SDR Search Engine Series
Spinning Disc Reactor | Supercritical CO2 Fluid Extraction search was updated real-time via Filemaker on:Spinning Disc Reactor | Supercritical CO2 Fluid Extraction | Return to Search List
Search Completed | Title | Development of a High Temperature Spinning Disc Processor - Synthesis of Titanium Dioxide Nanoparticles
Original File Name Searched: tut16.pdf | Google It | Yahoo | Bing
Text | Development of a High Temperature Spinning Disc Processor - Synthesis of Titanium Dioxide Nanoparticles | 001
Tutorial 16. Modeling Surface Chemistry Introduction
In chemically reacting laminar flows, such as those encountered in chemical vapor deposi- tion (CVD) applications, accurate modeling of time-dependent hydrodynamics, heat and mass transfer, and chemical reactions (including wall surface reactions) is important.
In this tutorial, surface reactions are considered. Modeling the reactions taking place at gas-solid interfaces is complex and involves several elementary physico-chemical processes like adsorption of gas-phase species on the surface, chemical reactions occurring on the surface, and desorption of gases from the surface back to the gas phase.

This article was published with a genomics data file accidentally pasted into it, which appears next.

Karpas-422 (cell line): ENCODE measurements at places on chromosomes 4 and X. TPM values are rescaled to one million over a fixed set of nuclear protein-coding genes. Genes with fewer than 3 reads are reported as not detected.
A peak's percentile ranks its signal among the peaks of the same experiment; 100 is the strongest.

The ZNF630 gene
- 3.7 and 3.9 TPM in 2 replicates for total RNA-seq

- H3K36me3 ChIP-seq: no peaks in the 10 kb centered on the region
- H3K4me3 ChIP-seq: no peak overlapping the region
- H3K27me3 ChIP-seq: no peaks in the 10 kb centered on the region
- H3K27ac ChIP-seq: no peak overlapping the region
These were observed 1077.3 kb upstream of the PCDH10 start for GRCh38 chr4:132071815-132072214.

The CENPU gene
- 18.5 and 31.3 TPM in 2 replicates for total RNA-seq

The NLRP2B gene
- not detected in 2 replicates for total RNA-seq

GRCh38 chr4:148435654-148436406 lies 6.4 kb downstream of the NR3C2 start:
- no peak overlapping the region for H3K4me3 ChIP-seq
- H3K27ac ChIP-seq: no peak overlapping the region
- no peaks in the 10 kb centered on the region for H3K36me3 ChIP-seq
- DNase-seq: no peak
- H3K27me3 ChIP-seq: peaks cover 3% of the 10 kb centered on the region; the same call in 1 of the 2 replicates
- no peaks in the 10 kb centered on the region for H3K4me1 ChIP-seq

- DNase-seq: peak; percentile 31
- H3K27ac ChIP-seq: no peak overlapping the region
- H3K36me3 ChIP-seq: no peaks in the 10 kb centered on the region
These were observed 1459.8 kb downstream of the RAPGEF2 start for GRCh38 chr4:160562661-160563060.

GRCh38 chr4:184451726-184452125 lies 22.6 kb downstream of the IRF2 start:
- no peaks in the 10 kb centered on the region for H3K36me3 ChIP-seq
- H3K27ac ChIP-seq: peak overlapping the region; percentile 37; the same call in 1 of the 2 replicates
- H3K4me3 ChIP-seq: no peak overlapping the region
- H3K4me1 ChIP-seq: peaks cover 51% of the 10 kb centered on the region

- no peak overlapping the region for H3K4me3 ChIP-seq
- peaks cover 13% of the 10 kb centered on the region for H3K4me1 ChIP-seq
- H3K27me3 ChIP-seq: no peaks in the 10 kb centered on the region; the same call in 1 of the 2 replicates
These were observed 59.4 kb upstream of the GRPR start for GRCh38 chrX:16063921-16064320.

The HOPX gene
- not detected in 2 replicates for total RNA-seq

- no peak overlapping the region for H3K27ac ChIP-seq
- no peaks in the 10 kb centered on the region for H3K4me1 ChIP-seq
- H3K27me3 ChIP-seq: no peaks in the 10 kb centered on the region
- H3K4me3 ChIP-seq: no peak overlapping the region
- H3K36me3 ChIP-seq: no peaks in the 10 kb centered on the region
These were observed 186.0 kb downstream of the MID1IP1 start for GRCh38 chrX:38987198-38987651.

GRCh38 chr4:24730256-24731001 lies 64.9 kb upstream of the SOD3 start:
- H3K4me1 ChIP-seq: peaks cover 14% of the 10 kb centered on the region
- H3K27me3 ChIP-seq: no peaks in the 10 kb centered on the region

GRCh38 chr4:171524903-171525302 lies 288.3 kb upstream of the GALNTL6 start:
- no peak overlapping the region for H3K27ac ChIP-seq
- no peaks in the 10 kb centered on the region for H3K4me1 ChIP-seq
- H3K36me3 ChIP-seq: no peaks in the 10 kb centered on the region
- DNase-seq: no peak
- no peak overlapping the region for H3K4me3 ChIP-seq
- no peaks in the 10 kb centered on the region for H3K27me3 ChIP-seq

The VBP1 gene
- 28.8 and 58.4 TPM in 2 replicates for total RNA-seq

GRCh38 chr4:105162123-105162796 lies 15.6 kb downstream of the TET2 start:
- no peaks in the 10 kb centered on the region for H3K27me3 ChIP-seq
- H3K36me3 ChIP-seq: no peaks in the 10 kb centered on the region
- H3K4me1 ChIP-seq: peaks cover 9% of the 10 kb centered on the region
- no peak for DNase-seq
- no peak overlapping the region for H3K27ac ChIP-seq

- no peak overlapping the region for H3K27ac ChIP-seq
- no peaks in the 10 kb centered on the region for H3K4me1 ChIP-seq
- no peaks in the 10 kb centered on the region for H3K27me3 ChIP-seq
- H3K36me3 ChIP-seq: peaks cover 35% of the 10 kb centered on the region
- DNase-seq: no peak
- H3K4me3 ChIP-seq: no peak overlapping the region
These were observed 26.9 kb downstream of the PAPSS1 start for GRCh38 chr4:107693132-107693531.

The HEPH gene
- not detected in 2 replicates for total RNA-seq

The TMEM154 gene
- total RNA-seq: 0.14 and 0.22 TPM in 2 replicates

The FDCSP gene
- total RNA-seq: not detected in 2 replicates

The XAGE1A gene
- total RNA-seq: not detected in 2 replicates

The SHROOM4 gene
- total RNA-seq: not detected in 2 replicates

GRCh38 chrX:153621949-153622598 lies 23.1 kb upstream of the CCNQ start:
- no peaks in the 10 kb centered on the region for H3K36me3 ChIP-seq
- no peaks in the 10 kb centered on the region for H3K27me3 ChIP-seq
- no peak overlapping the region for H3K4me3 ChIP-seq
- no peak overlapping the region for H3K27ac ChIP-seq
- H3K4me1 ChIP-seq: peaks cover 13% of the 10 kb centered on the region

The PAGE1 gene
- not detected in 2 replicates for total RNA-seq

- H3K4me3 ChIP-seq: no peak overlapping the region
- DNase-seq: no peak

This tutorial demonstrates how to do the following:
• Create new materials and set the mixture properties.
• Model surface reactions involving site species.
• Enable physical models and define boundary conditions for a chemically reacting laminar flow involving wall surface reactions.
• Calculate the deposition solution using the pressure-based solver.
• Examine the flow results using graphics.
This tutorial is written with the assumption that you have completed Tutorial 1, and that you are familiar with the ANSYS FLUENT navigation pane and menu structure. Some steps in the setup and solution procedure will not be shown explicitly.
Before beginning with this tutorial, see Chapter 15 in the separate User’s Guide for more information about species transport, chemically reacting flows, wall surface reaction modeling, and chemical vapor deposition. In particular, you should be familiar with the Arrhenius rate equation, as this equation is used for the surface reactions modeled in this tutorial.
Release 12.0 ⃝c ANSYS, Inc. March 12, 2009 16-1
Image | Development of a High Temperature Spinning Disc Processor - Synthesis of Titanium Dioxide Nanoparticles
|Supercritical CO2 Fluid Extractor | Oil Extract Using Infinity Supercritical CO2 Extraction System - Botanical CO2 Extraction System - Go to website|
Search Engine Contact: firstname.lastname@example.org